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Gertrude's, in the Baltimore Museum of Art


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Last night, went to Gertrude's for restaurant week with some co-workers. The restaurant's chef is John Shields, who hosts Coastal Cooking on PBS, and it's located inside the Baltimore Museum of Art. The cuisine has a lot of regional seafood- crab, of course, oysters, fish, and shrimp, as well a Southern touch.

I had actually been there on a Tuesday when the restaurant runs a special Gertie's Cafe and serves $10 and $12 entrees, including a fantastic pan fried 1/2 chicken for the $10 price with sides.

Last night, I opted to not stick to the restaurant week menu. Instead, I got the Chesapeake style gumbo- it had blue crab, crawfish, clams, mussels, shrimp, scallops and andouille sausage. My dinner companions got Chincoteague single fry oysters- lightly dusted in cornmeal with a remoulade sauce, the lump crabcake, and the turkey meatloaf.

It definitely was a more comfort food oriented meal.

For dessert, one of their unique items is the goat cheese cheesecake- it is a lot smoother in texture than conventional cheesecake.

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We had a pleasant and leisurely brunch* here with some friends today for someone's birthday before strolling through the museum. Service was quite good--especially considering how busy it was--and friendly.

They have a "build your own" brunch option with a protein, sauce, and two sides (from a wide-ranging list of options) that two of us chose. I almost didn't order this because I thought it would be too much food, but it was a moderate portion, and I ate it all. We both had the Gertie's crab cake for $20. (The options range from $17 to $27.) I had a tangy, creamy three mustard sauce with mine, two poached eggs, and skillet home fries. I was tempted to keep the lump crab cake (described as "traditional" on the menu) as pure as possible but ended up spooning on mustard sauce and dragging crab through egg yolk. It was quite satisfying. The eggs were poached just right. The potatoes (which also had some bell pepper, onion, and bacon) were okay but not spectacular. I think I'd try a different side in their place next time, possibly the apple-fennel slaw the other crab eater ordered; it looked good.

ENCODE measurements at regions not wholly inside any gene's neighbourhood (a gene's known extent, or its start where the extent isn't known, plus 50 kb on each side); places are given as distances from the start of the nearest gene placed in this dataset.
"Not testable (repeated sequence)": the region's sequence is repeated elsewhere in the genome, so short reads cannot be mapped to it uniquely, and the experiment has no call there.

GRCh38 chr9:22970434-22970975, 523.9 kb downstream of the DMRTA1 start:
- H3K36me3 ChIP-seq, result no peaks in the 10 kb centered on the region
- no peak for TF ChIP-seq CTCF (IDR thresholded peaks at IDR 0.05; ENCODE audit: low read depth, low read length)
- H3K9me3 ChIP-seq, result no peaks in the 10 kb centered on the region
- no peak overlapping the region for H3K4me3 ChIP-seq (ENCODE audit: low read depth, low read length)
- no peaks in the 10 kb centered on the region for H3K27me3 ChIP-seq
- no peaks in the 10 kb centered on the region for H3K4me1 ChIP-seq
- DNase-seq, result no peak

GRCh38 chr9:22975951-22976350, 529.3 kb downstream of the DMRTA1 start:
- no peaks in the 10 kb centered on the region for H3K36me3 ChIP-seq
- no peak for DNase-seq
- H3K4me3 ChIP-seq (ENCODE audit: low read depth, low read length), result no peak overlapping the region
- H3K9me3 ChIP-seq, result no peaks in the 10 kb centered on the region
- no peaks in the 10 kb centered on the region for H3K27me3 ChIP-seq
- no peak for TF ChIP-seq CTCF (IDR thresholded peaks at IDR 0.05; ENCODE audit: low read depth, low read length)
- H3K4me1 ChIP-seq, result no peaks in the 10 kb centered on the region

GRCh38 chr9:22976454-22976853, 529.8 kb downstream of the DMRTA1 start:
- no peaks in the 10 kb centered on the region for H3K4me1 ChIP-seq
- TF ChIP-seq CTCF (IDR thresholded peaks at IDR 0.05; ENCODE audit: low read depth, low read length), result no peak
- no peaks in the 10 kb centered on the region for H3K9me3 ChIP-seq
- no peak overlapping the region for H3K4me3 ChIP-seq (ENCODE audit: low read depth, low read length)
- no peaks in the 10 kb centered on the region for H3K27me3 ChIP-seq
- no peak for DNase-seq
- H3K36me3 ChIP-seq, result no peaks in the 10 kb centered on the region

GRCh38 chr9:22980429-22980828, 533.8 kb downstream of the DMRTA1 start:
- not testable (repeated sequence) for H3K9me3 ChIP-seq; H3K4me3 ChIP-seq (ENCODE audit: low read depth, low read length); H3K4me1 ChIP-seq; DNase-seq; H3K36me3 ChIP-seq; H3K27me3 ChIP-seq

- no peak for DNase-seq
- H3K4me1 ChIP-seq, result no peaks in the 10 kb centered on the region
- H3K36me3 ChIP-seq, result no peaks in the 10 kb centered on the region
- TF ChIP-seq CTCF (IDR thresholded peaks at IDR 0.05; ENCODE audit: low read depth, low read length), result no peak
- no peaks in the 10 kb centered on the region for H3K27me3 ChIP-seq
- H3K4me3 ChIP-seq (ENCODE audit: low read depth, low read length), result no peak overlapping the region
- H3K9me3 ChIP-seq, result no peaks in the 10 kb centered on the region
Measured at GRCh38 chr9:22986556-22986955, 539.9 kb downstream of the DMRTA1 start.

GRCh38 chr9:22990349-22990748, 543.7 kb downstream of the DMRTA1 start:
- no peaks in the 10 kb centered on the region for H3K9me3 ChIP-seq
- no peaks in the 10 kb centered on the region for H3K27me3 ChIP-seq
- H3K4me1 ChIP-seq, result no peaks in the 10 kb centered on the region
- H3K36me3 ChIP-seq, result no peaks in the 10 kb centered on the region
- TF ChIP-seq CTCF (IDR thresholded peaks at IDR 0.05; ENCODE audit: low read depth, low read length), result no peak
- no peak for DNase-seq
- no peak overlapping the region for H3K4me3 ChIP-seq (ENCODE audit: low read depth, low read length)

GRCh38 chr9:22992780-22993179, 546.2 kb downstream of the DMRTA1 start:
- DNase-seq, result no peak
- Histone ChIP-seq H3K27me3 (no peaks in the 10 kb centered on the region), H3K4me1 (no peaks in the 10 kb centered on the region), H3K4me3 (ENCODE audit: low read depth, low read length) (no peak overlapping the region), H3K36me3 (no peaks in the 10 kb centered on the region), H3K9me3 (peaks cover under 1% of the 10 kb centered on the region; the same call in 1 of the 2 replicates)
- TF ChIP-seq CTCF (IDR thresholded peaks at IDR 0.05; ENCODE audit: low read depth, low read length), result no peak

My husband went with one of the brunch specials for today: Asparagus & Smoked Gouda Omelet With marinated artichokes, roasted red peppers, spinach & free-range eggs, served with a Garden Salad…15. I didn't get a chance to try any because he ate it all. The omelette was a fairly decent size. The salad took up the other half of the plate. I think his portion was actually bigger than mine.

The birthday boy ordered Sirloin Steak Ranchero 20. grilled locally-raised top sirloin steak (4 oz.) topped with poached eggs & a tomato-jalapeno hollandaise sauce, served with skillet home fries.

He asked for it to be pink on the inside and commented that it was cooked exactly to order. Everyone must have been pleased because we all completely cleaned our plates. (I cannot recall the other two orders, but one was a variation on Eggs Benedict, maybe with crab, and the other may have also been one of the several versions of Benedict.)

We mostly stuck with water and coffee, but my husband ordered one of the housemade sodas on the specials menu, the blood orange. He liked it okay, but it kept separating, and he drinks fairly slowly, so the ice diluted it over time.

The table split two orders of the sorbet sampler for dessert ($8 each):

Winter’s Cure: OJ, lemon juice, honey, ginger, bourbon & a touch of cayenne

Pear & Ginger
Lambic Cherry Beer & Almond
Cranberry & Roasted Orange
Grapefruit & Hibiscus

I was very full, even for trying sorbet, and only sampled three of them. The lambic cherry beer and almond was fantastic; the cranberry-orange okay; and the one with bourbon gets the middle rating. (These aren't served in a manner too conductive to sharing, as they come served in ceramic soup spoons. Presentation is beautiful, though.) One of the plates had a candle in one of the scoops of sorbet and "happy birthday" written in chocolate on the plate.

This is a most satisfactory location for brunch in the area. The prices seemed a little high in an absolute sense but in line with other museum restaurants. It appeared to be kid-oriented too. I saw a number of families with small children. The tablecloth was covered with white paper and there was a container of crayons on the table. With the museum (free admission) right there, I'd imagine it might also be good for a brunch date :) , except for maybe* .

*Except for the noise level. Ouch.

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